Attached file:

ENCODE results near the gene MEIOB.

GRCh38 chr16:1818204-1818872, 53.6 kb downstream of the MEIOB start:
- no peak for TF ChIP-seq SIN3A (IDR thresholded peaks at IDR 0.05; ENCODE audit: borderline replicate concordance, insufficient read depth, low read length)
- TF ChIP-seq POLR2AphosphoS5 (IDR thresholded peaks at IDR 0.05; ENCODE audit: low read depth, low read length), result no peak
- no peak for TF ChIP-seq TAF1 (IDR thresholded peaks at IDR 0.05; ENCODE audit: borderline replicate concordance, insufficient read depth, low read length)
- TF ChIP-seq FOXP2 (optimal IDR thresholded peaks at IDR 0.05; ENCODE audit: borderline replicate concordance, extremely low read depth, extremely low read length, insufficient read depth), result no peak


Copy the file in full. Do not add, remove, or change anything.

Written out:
ENCODE results near the gene MEIOB.

GRCh38 chr16:1818204-1818872, 53.6 kb downstream of the MEIOB start:
- no peak for TF ChIP-seq SIN3A (IDR thresholded peaks at IDR 0.05; ENCODE audit: borderline replicate concordance, insufficient read depth, low read length)
- TF ChIP-seq POLR2AphosphoS5 (IDR thresholded peaks at IDR 0.05; ENCODE audit: low read depth, low read length), result no peak
- no peak for TF ChIP-seq TAF1 (IDR thresholded peaks at IDR 0.05; ENCODE audit: borderline replicate concordance, insufficient read depth, low read length)
- TF ChIP-seq FOXP2 (optimal IDR thresholded peaks at IDR 0.05; ENCODE audit: borderline replicate concordance, extremely low read depth, extremely low read length, insufficient read depth), result no peak